Sevastianos and Rogers Secure $1.3 Million Settlement for Family of Grandmother Killed in Drag-Race
A settlement of $1,325,000 was reached just days before a St. Louis County jury was set to begin trial. The case involved the death of a grandmother of five and friend to many in her community.
On July 8, 2016, Scott Bailey and Haven Sooter were drag racing on a pedestrian street when Sooter slammed on the brakes and crashed into the back of The Client’s car. She was catapulted from the driver’s seat into her back seat; meanwhile, her SUV careened into the left lane and was hit by Bailey’s car. Police said that Bailey’s car was going 75 mph at impact.
Our team was prepared to argue that Dr. John T. Engels allowed Haven Sooter, his roommate of ten years, to drive the doctor’s BMW sports car while legally intoxicated on the evening of the accident. That decision, the plaintiffs argued, led to Sooter engage in a drag race down Lindbergh Boulevard at 9 p.m. resulting in a high-speed collision that left the woman dead and her family devastated.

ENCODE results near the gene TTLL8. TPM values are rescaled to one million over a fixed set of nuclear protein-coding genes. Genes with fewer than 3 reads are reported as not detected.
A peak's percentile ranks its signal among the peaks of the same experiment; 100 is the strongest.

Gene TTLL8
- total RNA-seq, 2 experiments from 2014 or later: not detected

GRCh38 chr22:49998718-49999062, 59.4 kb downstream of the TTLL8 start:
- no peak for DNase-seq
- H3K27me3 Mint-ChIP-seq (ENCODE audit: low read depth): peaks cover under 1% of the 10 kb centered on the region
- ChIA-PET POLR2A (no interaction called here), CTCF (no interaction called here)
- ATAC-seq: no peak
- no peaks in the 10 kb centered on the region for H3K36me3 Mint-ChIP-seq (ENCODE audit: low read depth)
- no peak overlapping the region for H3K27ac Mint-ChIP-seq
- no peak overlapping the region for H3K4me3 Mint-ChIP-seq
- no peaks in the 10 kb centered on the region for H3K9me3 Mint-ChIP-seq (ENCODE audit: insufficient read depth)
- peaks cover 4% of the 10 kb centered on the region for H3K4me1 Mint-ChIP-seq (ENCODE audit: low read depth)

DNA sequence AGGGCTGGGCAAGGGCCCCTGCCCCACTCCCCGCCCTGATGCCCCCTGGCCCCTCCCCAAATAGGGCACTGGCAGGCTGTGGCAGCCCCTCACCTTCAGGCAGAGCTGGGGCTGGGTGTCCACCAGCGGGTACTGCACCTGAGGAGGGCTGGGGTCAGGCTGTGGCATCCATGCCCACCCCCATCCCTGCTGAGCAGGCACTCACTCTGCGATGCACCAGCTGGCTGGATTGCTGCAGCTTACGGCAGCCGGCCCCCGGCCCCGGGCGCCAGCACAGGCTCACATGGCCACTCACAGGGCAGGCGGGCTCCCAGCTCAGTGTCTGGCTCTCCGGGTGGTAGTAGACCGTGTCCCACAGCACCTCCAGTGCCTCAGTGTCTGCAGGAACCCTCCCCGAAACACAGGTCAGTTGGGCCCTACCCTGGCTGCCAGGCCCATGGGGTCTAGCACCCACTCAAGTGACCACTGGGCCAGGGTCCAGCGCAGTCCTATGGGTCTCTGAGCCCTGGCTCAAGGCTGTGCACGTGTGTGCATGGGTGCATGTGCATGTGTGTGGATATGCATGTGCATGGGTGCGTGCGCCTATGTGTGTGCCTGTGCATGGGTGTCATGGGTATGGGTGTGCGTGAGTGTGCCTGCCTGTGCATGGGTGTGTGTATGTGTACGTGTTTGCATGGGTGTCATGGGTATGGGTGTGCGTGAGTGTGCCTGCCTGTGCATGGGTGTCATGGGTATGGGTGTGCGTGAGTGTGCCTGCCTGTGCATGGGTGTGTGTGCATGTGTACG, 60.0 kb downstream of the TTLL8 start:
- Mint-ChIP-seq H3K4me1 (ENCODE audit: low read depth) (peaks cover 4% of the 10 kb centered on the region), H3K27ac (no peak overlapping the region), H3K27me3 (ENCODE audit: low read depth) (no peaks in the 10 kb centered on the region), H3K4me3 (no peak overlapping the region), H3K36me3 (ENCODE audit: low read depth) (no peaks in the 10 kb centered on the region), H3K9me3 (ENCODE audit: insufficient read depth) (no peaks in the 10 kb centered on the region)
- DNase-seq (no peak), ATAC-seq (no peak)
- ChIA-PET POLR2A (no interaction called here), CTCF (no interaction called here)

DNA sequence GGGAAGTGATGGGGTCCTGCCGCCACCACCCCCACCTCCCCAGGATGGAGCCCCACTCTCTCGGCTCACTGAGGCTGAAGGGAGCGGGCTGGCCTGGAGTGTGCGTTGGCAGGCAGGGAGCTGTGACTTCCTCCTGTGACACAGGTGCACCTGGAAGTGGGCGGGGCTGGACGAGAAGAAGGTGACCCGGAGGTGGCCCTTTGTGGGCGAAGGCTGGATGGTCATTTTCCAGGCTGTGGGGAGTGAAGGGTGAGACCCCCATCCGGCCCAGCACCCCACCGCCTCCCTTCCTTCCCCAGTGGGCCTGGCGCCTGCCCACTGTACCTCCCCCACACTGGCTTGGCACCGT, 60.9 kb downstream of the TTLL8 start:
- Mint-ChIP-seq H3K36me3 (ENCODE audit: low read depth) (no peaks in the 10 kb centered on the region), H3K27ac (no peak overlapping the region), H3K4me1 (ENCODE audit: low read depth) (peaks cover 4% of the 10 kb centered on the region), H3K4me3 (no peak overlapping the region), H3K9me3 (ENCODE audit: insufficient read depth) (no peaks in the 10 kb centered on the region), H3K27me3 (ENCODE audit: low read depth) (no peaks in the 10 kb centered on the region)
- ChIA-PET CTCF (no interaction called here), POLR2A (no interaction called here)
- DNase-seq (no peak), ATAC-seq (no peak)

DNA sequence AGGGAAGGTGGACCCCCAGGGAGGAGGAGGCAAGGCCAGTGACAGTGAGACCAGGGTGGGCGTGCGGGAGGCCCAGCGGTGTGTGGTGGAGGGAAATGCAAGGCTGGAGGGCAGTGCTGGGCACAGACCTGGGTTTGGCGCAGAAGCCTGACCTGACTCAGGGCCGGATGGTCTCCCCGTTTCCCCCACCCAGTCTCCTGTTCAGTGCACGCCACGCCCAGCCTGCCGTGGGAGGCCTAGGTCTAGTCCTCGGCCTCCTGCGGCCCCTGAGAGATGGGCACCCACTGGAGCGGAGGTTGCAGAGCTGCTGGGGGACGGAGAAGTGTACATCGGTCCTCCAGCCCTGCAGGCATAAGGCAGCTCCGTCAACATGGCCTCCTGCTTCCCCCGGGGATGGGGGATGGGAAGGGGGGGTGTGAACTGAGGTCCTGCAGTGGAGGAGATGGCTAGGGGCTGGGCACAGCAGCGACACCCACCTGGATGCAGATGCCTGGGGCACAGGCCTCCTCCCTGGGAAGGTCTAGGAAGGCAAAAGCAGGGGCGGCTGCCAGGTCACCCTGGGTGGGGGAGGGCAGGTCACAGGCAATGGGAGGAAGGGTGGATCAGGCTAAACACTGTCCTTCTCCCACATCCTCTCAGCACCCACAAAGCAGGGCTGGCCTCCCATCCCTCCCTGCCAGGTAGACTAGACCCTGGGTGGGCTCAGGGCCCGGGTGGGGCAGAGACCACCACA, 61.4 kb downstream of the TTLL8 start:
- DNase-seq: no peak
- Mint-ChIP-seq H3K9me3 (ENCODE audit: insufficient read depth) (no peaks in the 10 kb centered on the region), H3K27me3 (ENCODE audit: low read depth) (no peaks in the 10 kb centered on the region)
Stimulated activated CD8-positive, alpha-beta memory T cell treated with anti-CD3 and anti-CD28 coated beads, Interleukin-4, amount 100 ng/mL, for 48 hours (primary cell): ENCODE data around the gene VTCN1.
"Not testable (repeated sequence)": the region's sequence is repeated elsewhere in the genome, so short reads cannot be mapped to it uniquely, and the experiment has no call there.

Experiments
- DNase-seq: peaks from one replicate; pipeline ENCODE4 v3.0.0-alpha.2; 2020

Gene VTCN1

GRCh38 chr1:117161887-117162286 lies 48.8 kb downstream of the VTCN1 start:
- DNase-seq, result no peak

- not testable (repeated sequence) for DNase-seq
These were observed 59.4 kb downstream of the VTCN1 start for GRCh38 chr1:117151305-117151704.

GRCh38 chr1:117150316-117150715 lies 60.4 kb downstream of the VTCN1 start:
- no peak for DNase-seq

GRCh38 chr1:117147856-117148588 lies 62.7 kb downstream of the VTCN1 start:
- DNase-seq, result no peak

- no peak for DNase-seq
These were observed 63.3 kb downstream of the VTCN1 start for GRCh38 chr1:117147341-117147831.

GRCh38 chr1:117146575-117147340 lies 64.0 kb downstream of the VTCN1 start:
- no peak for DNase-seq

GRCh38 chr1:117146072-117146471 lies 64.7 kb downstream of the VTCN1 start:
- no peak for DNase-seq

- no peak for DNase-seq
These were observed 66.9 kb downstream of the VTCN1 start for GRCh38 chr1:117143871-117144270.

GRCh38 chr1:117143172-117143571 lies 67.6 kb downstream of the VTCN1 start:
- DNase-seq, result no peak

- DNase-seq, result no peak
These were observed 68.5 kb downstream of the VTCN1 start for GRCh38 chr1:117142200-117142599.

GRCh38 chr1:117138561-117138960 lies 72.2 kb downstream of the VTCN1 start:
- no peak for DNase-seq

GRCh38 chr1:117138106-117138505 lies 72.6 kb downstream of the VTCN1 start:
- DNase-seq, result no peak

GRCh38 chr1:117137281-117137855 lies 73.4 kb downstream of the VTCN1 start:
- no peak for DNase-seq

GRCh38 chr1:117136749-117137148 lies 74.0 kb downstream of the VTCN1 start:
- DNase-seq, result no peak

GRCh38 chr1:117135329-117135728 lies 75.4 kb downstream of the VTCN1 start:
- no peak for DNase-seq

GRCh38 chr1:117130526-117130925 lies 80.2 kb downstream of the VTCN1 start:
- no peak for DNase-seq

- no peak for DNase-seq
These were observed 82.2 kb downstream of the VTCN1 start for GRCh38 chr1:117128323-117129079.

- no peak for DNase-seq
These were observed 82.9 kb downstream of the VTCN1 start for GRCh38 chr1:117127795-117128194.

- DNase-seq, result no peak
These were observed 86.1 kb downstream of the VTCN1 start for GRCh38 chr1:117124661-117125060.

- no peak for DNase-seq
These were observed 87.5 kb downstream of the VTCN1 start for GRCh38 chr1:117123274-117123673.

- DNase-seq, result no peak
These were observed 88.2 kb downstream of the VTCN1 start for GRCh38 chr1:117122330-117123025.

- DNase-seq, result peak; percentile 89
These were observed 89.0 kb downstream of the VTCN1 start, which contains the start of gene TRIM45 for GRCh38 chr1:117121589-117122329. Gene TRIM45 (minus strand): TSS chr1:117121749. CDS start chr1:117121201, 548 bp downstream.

The Night of the Car Crash
The plaintiffs claimed that Haven Sooter, who was driving a BMW 435i at the time, was racing against Scott A. Bailey in a convertible Ford Mustang GT.
During the race, both cars reached speeds in excess of 110 mph as they raced southbound on Lindbergh Boulevard between Ladue Road and Garibaldi Place in Frontenac, Missouri.
The plaintiffs alleged that Sooter drove the BMW into the rear of their mother’s Toyota SUV, propelling her SUV out of the right-hand lane of southbound Lindbergh and into the left lane, where her vehicle was struck again by Bailey in his red Mustang. The second collision between the Mustang and SUV caused the SUV to strike the concrete median that separates north from southbound traffic on Lindbergh Boulevard.
First responders to the scene found the victim with a shattered spine and internal bleeding. She was rushed to the trauma unit of Mercy Medical Center. Doctors tried to stop her internal bleeding, but she died within 24 hours of the crash. She was just days away from her 73rd birthday and, on the day that she passed away, she had tickets to visit her son James and his family in Florida.
Dr. John Engels’ Involvement
Police reports indicate that Dr. John Engels initially told police a few days after the collision that he knew Sooter was drinking that night. Although he later denied the accuracy of that police report, Engels was willing to concede by the date of trial that he allowed Sooter to take his BMW sports car out on the evening of the wreck so that he and Sooter could each have a hamburger, even though he knew that: